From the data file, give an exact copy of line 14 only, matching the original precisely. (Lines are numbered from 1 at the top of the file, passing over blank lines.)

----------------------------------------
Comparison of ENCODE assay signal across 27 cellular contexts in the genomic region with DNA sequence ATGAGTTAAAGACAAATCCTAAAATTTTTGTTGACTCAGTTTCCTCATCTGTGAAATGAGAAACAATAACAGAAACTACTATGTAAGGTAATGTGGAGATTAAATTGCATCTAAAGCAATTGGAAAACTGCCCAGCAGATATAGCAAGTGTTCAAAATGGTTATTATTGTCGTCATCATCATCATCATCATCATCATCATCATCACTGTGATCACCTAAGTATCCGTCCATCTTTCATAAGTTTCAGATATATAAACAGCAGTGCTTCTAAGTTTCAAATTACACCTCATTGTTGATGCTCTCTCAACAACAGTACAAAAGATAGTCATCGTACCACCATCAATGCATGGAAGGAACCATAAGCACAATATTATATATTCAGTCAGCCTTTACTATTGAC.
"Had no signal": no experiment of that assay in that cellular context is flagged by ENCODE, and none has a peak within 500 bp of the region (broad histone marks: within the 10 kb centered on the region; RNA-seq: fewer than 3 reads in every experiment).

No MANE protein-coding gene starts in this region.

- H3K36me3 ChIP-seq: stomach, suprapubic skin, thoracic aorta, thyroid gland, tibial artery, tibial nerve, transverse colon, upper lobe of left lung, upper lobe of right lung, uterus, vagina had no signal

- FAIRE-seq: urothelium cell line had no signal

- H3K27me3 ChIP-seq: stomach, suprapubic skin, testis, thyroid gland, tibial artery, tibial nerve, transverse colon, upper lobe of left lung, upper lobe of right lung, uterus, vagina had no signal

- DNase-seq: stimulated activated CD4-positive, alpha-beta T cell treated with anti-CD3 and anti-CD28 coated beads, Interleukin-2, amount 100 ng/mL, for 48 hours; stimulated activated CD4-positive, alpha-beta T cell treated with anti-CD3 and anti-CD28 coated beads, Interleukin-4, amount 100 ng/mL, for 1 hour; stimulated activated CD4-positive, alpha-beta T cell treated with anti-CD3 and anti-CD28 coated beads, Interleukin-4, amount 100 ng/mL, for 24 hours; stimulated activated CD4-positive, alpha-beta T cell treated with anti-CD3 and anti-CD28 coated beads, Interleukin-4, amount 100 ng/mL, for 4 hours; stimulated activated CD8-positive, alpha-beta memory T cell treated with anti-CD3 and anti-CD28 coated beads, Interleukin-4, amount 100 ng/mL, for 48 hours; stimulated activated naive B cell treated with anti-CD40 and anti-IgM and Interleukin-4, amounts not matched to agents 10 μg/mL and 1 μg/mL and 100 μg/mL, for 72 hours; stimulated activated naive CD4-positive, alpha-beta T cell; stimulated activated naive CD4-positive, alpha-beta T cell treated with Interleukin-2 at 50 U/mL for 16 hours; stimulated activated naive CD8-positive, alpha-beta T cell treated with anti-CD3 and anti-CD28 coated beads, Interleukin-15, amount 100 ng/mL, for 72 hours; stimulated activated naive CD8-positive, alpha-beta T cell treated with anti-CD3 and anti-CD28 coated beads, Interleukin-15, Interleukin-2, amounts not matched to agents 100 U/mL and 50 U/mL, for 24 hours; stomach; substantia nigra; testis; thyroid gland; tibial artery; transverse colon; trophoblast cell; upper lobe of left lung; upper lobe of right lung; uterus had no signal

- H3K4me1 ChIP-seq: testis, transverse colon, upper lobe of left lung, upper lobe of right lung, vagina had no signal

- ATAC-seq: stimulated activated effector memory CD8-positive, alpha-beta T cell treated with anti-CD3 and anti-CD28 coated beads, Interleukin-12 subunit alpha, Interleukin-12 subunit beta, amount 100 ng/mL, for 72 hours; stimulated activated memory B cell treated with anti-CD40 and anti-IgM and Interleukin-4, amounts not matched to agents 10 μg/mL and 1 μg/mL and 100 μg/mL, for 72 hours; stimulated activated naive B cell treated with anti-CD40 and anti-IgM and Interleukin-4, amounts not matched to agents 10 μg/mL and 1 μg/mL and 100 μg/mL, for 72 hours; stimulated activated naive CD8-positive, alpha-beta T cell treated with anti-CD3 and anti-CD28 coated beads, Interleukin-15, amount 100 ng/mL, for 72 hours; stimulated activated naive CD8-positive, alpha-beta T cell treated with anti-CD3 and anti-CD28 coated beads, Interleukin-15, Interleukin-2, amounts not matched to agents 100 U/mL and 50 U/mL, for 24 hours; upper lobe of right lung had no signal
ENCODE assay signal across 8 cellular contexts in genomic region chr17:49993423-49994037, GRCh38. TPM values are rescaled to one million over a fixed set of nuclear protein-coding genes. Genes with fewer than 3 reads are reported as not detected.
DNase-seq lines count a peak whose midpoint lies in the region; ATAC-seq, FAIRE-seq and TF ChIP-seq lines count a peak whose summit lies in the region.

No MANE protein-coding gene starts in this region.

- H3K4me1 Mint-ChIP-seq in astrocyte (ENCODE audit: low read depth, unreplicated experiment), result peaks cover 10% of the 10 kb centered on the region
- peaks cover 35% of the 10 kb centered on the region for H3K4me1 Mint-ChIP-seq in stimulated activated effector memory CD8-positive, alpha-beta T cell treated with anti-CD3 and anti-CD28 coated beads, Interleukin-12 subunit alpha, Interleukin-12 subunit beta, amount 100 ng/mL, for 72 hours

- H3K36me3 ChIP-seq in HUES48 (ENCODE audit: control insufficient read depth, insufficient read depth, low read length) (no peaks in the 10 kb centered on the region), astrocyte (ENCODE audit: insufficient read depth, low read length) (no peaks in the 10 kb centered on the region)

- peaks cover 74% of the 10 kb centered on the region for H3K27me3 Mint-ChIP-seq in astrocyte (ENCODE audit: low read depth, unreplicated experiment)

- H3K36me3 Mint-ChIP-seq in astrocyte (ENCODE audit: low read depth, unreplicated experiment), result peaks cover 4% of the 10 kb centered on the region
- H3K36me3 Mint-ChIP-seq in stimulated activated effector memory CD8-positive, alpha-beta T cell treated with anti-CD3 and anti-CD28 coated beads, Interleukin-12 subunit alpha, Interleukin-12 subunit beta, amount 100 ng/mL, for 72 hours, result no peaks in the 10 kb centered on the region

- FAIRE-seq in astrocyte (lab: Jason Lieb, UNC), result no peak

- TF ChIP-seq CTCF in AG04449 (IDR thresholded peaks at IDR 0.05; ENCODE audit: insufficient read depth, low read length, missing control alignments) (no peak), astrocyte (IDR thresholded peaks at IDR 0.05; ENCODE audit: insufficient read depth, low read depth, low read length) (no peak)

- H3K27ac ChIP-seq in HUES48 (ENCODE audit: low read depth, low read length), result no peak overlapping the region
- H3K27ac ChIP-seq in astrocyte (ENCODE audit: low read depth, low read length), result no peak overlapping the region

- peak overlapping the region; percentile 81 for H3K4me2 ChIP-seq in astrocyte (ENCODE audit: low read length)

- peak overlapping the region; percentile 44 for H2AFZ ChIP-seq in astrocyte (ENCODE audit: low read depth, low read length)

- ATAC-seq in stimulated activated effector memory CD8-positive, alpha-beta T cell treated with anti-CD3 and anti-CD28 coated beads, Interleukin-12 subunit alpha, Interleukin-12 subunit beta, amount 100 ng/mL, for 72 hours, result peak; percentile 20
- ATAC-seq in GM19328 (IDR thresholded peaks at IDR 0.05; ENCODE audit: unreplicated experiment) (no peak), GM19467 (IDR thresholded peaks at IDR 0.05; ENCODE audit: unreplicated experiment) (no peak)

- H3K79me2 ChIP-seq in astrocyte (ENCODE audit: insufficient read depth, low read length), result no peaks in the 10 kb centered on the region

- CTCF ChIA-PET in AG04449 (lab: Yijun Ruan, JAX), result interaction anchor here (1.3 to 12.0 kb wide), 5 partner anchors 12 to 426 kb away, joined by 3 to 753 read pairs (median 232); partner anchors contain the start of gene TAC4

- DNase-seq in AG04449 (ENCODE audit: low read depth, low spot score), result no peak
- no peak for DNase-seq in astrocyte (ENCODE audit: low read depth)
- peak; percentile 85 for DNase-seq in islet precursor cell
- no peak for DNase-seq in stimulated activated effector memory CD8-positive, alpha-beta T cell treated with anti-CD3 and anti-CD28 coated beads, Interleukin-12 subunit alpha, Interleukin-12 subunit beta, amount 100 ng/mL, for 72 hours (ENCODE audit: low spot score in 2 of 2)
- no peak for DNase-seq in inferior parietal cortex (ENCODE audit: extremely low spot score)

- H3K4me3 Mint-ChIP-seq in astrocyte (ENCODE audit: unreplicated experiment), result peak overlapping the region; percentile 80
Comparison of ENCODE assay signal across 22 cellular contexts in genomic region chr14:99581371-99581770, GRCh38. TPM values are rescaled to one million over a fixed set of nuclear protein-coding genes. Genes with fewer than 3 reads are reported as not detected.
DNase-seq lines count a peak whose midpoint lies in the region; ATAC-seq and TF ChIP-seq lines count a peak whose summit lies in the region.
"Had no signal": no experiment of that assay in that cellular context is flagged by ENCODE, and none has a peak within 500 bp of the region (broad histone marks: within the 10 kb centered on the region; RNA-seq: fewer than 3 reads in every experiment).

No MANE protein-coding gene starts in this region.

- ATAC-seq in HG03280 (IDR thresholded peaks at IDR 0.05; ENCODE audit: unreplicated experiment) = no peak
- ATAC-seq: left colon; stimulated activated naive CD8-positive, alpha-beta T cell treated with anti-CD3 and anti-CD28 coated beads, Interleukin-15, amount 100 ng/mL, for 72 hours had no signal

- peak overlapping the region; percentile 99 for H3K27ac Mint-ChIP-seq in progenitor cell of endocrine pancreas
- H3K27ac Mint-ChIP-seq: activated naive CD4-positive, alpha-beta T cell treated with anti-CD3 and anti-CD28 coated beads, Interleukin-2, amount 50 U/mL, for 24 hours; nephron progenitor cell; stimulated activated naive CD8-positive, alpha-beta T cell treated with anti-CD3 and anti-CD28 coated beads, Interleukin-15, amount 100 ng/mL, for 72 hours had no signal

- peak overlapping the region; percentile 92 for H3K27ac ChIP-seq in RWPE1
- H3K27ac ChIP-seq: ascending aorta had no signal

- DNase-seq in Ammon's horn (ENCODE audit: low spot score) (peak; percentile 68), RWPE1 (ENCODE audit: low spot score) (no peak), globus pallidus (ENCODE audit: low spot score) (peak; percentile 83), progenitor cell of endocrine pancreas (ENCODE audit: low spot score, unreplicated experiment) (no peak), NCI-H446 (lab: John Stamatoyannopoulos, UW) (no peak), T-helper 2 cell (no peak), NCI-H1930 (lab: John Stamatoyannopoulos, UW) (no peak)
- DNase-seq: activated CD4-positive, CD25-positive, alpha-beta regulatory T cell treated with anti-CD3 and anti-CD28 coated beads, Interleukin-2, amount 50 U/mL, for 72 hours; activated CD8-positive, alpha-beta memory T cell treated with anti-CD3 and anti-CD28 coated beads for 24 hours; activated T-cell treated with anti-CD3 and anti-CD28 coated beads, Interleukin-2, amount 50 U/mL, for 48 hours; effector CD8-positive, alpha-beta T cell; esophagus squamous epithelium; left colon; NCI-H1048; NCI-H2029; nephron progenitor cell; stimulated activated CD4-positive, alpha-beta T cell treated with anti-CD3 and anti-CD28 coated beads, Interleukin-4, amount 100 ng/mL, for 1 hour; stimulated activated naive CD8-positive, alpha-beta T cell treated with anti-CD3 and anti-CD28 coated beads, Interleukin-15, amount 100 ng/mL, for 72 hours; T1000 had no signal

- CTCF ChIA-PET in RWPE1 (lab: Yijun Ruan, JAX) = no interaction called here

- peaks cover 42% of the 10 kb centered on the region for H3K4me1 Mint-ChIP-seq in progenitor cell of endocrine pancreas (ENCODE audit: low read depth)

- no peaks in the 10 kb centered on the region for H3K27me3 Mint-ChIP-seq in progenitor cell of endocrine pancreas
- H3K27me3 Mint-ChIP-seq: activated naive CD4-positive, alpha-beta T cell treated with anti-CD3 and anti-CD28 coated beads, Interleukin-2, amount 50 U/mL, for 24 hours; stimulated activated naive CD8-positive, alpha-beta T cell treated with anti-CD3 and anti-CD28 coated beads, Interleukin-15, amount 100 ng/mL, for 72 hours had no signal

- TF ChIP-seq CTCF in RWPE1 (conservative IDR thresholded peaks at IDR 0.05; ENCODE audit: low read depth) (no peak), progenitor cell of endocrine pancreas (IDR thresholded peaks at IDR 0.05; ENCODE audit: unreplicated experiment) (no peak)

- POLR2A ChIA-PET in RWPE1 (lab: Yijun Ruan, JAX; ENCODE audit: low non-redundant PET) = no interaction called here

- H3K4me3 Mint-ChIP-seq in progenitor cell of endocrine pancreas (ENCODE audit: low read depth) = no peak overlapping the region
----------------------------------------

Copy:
- peaks cover 35% of the 10 kb centered on the region for H3K4me1 Mint-ChIP-seq in stimulated activated effector memory CD8-positive, alpha-beta T cell treated with anti-CD3 and anti-CD28 coated beads, Interleukin-12 subunit alpha, Interleukin-12 subunit beta, amount 100 ng/mL, for 72 hours